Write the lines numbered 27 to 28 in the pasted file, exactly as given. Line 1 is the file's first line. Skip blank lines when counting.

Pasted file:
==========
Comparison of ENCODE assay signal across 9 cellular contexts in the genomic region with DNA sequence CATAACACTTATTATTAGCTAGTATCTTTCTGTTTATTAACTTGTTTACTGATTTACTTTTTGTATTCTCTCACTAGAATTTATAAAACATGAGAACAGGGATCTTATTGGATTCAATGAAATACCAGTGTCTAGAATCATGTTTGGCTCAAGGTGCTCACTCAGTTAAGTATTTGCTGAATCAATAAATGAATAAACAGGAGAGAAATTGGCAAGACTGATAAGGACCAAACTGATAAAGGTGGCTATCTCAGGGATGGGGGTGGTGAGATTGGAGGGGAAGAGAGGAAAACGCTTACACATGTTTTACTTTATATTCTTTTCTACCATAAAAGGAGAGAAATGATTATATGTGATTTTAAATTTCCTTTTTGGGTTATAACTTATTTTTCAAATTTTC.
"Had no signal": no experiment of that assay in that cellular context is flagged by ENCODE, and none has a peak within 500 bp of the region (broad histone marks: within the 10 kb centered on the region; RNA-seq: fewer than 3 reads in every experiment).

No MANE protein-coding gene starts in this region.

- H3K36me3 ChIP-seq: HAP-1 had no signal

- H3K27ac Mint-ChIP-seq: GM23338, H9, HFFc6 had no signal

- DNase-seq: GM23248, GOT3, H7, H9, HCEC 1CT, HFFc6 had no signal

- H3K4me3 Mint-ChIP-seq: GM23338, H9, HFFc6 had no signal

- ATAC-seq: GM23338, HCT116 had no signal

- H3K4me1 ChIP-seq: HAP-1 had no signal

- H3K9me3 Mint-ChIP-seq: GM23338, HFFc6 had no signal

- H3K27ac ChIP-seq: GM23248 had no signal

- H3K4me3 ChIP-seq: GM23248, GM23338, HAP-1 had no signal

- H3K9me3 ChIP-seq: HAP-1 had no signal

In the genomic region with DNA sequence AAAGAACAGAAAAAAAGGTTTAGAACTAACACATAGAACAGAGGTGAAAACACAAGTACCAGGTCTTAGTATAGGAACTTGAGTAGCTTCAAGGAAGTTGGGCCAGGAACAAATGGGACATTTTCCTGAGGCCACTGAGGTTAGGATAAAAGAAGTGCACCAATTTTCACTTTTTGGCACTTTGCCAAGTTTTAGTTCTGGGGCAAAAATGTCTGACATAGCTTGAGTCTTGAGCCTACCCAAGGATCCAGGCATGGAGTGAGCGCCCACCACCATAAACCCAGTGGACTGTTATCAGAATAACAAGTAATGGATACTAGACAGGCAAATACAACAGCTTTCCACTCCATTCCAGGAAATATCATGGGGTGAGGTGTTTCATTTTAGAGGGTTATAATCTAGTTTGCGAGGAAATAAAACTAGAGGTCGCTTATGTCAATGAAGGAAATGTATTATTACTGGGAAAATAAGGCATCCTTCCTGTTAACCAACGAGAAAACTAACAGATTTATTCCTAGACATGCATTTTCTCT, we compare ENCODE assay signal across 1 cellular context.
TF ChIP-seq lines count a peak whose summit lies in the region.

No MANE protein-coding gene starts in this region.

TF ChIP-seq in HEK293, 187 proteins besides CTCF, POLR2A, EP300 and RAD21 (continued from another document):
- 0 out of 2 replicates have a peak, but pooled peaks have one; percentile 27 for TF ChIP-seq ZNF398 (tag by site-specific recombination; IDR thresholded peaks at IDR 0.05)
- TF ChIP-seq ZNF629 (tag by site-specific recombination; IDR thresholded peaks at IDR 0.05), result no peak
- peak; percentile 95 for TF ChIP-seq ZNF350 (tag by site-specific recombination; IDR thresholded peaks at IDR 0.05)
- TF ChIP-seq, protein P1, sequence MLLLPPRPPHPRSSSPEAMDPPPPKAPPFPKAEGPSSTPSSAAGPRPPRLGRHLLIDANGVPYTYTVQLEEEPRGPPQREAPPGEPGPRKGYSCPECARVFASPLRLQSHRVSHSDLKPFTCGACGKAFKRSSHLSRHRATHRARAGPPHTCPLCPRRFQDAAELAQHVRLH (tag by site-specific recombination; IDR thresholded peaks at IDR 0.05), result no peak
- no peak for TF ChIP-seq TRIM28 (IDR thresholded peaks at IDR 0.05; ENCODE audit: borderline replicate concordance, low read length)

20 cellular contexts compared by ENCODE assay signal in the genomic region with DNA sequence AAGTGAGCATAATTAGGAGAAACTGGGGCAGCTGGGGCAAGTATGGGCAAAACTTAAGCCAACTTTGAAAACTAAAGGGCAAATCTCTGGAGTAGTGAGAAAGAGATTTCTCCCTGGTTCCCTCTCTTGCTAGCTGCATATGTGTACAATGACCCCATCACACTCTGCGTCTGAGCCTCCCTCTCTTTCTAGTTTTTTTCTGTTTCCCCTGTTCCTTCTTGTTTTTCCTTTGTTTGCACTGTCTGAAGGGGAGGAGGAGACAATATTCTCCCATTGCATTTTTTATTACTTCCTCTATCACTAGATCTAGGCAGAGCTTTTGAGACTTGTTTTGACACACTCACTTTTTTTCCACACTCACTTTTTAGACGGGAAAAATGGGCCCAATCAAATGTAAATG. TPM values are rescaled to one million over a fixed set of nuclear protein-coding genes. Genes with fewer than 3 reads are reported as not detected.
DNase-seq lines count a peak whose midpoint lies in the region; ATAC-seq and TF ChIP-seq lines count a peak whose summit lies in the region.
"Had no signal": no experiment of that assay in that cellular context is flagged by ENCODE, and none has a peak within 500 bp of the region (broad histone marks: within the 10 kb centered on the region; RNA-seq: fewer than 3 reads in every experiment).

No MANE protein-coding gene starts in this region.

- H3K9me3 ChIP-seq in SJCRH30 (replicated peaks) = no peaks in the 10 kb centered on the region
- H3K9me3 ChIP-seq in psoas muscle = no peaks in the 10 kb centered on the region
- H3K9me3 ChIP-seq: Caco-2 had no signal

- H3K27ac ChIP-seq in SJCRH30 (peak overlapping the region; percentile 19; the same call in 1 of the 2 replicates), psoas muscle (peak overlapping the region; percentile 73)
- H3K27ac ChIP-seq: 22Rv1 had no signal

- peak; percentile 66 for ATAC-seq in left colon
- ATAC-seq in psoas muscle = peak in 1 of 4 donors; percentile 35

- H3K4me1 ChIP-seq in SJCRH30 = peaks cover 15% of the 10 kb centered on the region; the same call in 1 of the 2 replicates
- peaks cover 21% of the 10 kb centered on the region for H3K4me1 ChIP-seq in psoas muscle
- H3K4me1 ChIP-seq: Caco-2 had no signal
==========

- H3K9me3 ChIP-seq in SJCRH30 (replicated peaks) = no peaks in the 10 kb centered on the region
- H3K9me3 ChIP-seq in psoas muscle = no peaks in the 10 kb centered on the region